Sep 17th, 2010
WebKit nightly builds now support the HTML5
Normally when the parser encounters an external script, parsing is paused, a request is issued to download the script, and parsing is resumed only after the script has fully downloaded and executed.
During the download the browser is blocked from doing other useful work, such as parsing HTML, executing other scripts and performing layout. Although partially mitigated by WebKit’s preload scanner, which speculatively looks ahead for resources to download during the down time, network latency still slows down some pages.
There are many clever techniques for working around this performance bottleneck, but they all involve extra code and browser-specific hacks. Instead, scripts which do not require synchronous execution can now be marked as either
defer. Here’s how they work.
<script async src="myAsyncScript.js" onload="myInit()"></script>
<script defer src="myDeferScript.js" onload="myInit()"></script>
defer scripts begin to download immediately without pausing the parser and both support an optional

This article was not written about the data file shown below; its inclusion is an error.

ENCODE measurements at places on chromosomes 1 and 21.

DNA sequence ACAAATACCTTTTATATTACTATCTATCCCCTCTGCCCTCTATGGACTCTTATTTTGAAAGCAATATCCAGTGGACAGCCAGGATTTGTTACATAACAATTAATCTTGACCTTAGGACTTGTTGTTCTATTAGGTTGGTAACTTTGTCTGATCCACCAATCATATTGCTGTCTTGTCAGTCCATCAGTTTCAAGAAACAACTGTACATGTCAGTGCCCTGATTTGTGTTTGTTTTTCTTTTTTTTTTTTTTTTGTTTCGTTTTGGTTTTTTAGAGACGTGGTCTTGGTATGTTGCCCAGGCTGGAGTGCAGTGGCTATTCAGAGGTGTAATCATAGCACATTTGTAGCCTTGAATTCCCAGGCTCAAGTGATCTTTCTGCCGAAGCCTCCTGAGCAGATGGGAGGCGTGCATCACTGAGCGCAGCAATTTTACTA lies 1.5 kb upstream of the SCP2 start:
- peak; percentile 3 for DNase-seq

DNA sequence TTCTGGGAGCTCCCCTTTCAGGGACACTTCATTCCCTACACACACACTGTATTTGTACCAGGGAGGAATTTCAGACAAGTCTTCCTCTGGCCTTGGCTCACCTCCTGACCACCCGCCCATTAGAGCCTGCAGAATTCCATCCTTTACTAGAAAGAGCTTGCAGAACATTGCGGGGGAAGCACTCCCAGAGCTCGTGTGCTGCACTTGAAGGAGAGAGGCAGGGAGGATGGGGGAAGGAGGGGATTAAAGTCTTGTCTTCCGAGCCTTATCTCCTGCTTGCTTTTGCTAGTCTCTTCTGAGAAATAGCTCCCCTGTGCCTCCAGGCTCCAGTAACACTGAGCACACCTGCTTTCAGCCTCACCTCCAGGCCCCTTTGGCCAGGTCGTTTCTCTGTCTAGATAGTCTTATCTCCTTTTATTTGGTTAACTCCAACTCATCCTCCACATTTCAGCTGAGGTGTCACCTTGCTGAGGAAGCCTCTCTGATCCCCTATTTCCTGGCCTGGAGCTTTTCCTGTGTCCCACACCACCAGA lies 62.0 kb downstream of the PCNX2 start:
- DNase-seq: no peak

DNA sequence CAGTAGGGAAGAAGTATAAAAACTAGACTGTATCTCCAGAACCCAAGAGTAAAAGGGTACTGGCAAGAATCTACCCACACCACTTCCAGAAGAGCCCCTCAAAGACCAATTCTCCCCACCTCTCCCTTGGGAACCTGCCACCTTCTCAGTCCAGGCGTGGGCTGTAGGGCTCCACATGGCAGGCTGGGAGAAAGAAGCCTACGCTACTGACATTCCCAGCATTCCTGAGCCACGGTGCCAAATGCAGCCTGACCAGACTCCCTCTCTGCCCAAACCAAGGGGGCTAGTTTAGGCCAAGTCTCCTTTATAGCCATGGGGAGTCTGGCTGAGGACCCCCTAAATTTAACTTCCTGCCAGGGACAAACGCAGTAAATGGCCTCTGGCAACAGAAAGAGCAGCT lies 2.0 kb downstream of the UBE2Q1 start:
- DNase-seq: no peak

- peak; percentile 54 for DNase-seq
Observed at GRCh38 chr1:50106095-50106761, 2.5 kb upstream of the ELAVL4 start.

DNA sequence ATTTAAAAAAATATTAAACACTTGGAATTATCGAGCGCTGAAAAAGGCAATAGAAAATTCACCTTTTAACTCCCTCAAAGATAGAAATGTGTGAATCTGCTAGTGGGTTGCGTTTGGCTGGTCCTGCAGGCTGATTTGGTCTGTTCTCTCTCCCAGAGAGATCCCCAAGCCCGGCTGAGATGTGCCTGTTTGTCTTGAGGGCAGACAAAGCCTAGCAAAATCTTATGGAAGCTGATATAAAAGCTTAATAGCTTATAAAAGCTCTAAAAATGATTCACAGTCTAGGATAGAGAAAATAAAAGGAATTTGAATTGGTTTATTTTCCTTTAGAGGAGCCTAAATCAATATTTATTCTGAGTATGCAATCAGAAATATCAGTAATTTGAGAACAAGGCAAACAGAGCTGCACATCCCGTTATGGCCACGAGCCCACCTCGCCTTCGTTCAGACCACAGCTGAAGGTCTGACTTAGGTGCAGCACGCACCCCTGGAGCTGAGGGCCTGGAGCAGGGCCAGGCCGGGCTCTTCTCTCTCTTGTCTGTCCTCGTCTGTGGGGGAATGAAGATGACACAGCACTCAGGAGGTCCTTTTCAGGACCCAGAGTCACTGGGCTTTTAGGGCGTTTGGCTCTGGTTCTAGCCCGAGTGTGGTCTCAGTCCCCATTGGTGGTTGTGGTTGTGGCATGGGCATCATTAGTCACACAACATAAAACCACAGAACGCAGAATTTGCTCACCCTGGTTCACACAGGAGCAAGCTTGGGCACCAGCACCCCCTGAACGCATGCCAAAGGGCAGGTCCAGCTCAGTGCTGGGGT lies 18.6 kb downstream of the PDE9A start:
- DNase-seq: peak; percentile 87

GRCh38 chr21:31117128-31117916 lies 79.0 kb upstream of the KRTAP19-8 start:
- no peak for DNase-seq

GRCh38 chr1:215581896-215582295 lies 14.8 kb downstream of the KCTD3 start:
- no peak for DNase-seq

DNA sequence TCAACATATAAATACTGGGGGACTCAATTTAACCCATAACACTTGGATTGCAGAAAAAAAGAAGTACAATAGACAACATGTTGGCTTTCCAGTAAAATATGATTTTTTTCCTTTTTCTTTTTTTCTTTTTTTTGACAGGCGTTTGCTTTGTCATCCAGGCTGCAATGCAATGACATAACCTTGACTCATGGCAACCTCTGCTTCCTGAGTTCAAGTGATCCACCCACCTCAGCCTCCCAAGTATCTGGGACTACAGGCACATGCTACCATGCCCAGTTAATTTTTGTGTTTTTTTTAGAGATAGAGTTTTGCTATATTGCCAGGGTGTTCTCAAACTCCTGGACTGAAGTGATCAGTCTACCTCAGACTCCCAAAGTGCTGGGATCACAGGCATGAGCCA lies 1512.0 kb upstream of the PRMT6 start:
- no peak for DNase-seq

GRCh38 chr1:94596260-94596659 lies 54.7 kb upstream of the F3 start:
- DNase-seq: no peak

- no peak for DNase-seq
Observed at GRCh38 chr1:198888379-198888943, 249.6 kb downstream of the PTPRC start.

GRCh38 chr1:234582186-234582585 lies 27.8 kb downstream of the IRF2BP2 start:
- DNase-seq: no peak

onload handler to address the common need to perform initialization which depends on the script. The difference between
defer centers around when the script is executed. Each
async script executes at the first opportunity after it is finished downloading and before the
load event. This means it’s possible (and likely) that
async scripts are not executed in the order in which they occur in the page. The
defer scripts, on the other hand, are guaranteed to be executed in the order they occur in the page. That execution starts after parsing is completely finished, but before the
Here is an example of an external script which takes 1 second to download followed by an inline script which takes 1 second to execute. We can see that the page loads in about 2 seconds.
Here is the same example, but this time the external script is deferred. Since the second script can execute while the first is downloading, the page now loads about twice as fast.
In addition to upcoming versions of WebKit-based browsers, Firefox has long supported the
onload attributes and support for
async was added in version 3.6. Internet Explorer has also long supported the
defer attribute. While
async is not yet supported, support for the
onload attribute was added in version 9.